• El Paso Border Patrol Sector Chief Gloria Chavez visited the sisters 
  • The sisters weren't seriously injured when they were dropped off the wall
  • Agents have located the mother of the two sisters in New York

Two toddler sisters dropped off the top of the U.S.-Mexico border wall by smugglers Thursday are doing well and their mother has been traced to New York, a Border Patrol official said.

El Paso Border Patrol Sector chief Gloria Chavez told Fox News that she’s grateful the  Ecuadorian sisters, aged 5 and 3, didn’t sustain any injuries or wounds. She added that the girls were loving and talkative when she visited them in an unidentified facility.  

Earleir reports said they would be transferred to a Department of Health and Human Services shelter for migrant children.

"For [the smugglers], it's just a profit," Chavez said. When she saw how the smugglers were handling the children, she was worried that they’d keep doing it in remote areas.

She said desert areas near non-urban Lordsburg, New Mexico, and Fort Hancock, Texas, were main target locations for smugglers. Border Patrol agents will have challenges to overcome as the logistics to get to those locations are "quite high," she said.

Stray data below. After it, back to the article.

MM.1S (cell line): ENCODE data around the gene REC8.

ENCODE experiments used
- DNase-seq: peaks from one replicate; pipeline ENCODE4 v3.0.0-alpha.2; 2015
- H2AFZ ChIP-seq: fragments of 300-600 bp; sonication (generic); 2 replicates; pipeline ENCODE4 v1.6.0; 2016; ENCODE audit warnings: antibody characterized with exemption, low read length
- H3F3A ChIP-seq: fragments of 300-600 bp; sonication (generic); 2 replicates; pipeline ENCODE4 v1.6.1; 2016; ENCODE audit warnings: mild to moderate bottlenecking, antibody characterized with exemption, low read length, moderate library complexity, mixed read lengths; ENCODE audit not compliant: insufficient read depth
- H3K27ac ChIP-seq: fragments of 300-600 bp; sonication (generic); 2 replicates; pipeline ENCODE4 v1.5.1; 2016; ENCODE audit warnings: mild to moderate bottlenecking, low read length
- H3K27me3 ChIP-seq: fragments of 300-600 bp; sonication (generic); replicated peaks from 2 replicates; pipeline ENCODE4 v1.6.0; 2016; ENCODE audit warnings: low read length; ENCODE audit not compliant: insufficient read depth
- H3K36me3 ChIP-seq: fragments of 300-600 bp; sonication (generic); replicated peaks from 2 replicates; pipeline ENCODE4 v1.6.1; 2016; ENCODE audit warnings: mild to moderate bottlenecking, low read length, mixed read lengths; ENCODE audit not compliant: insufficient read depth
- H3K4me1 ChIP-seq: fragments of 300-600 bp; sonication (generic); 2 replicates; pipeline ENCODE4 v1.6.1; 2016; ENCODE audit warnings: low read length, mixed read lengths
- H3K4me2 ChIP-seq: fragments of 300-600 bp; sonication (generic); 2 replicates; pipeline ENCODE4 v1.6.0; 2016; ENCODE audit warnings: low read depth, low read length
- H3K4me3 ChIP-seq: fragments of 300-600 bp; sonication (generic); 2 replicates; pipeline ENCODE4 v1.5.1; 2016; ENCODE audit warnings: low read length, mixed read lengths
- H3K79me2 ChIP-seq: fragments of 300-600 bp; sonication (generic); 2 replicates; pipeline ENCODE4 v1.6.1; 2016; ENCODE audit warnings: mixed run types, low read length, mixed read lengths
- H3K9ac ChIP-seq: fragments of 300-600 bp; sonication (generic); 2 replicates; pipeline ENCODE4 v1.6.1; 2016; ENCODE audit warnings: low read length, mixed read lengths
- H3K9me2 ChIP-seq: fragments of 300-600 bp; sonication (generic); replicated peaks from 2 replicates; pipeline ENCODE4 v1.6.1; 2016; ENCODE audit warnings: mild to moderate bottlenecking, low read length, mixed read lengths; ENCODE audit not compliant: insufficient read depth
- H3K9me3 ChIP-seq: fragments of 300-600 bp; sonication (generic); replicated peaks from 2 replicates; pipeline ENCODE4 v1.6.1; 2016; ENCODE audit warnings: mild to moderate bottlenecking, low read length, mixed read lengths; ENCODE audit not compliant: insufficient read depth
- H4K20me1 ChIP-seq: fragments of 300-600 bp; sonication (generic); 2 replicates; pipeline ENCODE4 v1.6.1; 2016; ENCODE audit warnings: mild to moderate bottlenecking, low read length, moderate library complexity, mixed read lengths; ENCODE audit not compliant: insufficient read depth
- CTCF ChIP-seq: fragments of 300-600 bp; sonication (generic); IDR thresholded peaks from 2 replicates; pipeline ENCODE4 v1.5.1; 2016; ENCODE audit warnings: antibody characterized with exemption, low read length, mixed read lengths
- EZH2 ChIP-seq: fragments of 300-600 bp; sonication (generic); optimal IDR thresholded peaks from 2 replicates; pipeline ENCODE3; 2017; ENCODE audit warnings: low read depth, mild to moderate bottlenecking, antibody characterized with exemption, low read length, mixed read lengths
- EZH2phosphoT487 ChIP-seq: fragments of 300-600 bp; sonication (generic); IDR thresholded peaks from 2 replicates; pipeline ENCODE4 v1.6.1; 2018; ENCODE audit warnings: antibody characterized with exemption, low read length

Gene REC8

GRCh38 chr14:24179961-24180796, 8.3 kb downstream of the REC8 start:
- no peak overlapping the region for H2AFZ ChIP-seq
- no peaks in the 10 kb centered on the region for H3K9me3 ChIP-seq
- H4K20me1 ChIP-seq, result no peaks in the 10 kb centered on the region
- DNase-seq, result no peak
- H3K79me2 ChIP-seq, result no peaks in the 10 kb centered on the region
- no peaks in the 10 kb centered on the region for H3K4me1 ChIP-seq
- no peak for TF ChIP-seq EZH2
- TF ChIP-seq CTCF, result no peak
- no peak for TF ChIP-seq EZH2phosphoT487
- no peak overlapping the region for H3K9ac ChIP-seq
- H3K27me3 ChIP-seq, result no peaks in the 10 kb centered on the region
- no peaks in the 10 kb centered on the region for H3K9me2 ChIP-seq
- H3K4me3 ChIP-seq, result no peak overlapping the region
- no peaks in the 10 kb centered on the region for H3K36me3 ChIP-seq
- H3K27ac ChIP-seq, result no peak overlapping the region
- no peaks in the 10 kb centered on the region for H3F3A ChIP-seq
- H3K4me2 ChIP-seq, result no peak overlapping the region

Chavez said the girls didn’t just walk up to the border. The whole operation, she said, was organized by smugglers paid to do that.

The video released by Chavez showed the smugglers throw something over the wall after they dropped the second sister. The thrown item was a bag, which contained a phone, with a phone number and the two sisters’ passports. Agents were able to use the information from these items to contact the toddlers’ mother, who lives in New York.

Chavez said the investigation would continue to trace the ones responsible for the horrific act. They don’t want another unaccompanied minor to cross over the border.

Illegal immigration has always been a problem, leading to accidental deaths as someone tries cross over the U.S.-Mexico border illegally. According to the International Organization for Migration, at least 500 migrants have died since 2014. In the first three months of 2021, there were 77 migrant deaths on the border, which is already 64% of all of 2020.  The figures include the SUV crash about 125 miles east of San Diego that killed 13 people last month.

A portion of the wall on the US-Mexico border seen from Chihuahua, Mexico A portion of the wall on the US-Mexico border seen from Chihuahua, Mexico Photo: AFP / HERIKA MARTINEZ